This is homework that I give my clients and it's funny because some of them really resist this. They think, why would I want to eat a cookie when I don't have the urge for the cookie? I already eat cookies when I'm out of control and now you want me to eat cookies when I'm in control. Isn't that just eating more cookies? And yeah, initially it might be, but once you have them when you are calm, you show your brain that they are no big deal and dopamine will no longer be driven to acquire them.
And then you stop eating them in response to that urgent desire and you only eat them when you consciously choose to. And like me on my birthday you find that when given the choice, you don't choose them as often as you think.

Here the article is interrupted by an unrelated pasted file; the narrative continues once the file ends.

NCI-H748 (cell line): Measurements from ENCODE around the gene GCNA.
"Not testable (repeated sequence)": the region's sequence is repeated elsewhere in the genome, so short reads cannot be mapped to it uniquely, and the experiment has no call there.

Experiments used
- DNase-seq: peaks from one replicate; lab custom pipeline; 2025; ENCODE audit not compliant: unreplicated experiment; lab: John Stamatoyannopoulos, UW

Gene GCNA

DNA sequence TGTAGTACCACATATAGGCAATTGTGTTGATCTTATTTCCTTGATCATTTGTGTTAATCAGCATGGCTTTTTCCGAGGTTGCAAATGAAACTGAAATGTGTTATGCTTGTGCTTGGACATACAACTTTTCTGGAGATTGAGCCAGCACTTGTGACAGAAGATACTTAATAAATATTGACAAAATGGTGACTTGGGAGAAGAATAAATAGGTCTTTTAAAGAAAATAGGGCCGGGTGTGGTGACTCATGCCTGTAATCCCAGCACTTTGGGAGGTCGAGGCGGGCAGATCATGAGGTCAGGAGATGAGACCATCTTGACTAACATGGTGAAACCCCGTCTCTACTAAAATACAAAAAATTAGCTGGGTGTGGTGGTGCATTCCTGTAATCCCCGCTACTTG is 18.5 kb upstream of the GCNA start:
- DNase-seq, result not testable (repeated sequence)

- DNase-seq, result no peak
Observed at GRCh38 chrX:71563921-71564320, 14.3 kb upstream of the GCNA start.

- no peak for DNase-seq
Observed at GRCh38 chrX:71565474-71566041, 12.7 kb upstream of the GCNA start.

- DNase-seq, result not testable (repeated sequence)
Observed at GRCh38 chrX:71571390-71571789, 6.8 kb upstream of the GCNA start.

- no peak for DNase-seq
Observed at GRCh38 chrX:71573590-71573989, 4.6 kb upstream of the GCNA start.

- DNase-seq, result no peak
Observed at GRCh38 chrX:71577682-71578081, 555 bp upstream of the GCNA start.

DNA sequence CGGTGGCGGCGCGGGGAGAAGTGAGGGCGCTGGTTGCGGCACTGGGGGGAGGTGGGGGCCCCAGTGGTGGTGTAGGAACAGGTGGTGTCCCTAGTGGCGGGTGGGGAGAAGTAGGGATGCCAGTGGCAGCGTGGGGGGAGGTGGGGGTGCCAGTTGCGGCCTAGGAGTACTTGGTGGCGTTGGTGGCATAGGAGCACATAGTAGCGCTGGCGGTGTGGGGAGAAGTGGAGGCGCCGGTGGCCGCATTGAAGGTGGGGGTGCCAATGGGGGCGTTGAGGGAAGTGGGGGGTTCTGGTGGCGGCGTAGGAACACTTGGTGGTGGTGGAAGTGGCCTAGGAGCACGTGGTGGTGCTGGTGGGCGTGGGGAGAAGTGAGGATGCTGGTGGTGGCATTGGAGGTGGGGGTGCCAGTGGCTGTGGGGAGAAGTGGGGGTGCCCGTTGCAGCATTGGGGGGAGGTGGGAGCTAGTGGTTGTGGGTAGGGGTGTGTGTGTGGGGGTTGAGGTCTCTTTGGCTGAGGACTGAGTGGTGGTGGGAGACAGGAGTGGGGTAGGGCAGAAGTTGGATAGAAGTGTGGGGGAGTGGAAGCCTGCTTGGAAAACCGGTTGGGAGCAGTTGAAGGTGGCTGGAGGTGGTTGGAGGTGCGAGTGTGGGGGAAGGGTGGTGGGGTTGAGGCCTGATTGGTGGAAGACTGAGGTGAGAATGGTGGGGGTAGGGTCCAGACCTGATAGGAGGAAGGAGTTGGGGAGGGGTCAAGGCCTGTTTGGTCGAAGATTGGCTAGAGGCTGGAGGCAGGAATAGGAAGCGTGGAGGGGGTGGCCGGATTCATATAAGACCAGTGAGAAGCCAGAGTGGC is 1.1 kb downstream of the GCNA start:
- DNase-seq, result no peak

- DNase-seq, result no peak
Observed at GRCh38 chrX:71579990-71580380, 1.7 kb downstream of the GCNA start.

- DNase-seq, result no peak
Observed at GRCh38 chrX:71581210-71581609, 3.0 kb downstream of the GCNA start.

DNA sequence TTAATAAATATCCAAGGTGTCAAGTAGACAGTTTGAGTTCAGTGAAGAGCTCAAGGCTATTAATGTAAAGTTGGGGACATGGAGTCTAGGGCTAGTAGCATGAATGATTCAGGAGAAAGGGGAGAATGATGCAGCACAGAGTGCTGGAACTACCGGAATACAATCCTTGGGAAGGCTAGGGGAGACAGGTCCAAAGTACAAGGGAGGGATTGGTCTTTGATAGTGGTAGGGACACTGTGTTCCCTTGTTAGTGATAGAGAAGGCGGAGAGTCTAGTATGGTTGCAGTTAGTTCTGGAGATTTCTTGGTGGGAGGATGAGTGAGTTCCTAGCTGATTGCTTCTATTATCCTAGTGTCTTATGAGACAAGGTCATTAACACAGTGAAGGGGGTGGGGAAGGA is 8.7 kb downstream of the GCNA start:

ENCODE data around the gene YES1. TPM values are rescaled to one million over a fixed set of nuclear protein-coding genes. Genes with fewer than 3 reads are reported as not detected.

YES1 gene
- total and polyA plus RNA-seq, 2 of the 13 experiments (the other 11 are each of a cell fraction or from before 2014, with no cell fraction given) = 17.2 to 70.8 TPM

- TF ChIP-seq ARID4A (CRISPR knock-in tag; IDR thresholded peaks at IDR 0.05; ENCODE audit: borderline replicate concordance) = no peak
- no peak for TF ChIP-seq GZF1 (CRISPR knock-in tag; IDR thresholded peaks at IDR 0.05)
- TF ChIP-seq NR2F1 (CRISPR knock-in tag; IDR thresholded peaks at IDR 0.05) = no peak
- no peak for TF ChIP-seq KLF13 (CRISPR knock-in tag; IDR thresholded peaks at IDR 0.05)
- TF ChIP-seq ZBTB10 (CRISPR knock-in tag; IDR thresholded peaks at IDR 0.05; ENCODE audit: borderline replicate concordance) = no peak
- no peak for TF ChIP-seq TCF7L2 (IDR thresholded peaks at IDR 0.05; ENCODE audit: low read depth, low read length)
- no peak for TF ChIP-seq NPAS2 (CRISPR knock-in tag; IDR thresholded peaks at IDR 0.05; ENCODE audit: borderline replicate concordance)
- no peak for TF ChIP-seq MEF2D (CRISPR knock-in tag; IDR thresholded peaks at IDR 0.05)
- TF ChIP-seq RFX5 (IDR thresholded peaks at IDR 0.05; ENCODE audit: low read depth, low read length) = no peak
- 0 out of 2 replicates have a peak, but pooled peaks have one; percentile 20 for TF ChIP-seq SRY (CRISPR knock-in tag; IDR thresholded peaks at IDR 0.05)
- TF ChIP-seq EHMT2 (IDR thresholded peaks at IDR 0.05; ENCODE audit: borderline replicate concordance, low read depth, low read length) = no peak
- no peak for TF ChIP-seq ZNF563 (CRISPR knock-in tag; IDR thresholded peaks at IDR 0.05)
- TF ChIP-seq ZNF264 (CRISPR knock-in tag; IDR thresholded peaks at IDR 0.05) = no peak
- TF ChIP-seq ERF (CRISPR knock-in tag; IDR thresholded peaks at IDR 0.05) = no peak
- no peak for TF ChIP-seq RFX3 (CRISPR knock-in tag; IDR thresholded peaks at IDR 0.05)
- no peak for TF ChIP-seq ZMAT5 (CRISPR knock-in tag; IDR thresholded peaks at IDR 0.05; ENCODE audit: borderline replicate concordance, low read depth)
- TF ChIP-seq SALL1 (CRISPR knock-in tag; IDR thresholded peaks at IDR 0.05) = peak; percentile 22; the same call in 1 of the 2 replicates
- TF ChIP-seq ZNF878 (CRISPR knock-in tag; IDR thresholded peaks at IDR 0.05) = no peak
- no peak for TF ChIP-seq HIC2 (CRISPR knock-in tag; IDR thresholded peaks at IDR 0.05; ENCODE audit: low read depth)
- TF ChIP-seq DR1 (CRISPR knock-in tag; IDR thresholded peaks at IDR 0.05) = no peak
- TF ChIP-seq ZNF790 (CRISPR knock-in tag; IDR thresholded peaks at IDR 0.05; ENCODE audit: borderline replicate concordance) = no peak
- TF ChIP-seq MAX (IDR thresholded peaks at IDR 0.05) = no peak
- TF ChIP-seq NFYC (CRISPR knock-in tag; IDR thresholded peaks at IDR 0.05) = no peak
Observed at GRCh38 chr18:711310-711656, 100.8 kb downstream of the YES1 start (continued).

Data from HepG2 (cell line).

Gosh, this reminds me. I was in a coaching program a while back - not one specific to weight loss - but you could ask questions of the coaches on staff and they would publish their answers and this woman who was trying to lose weight talked about how she planned once a week to eat Baklava and that she found herself really obsessing about it - like fantasizing about it and anticipating it all week. And the answer she was given was to get rid of the Baklava - to stop letting herself have it at all. And I didn't realize it at the time, but later on I realized what a sad disservice that was to her because taking it away like maybe permanently - that was only going to make her want it all the more, and she would in fact be deprived of something that she likes that tastes really good. She literally will be missing out, on the food AND on the ability to have a normal relationship with that food. She will perhaps forever walk around in fear or regret about that food.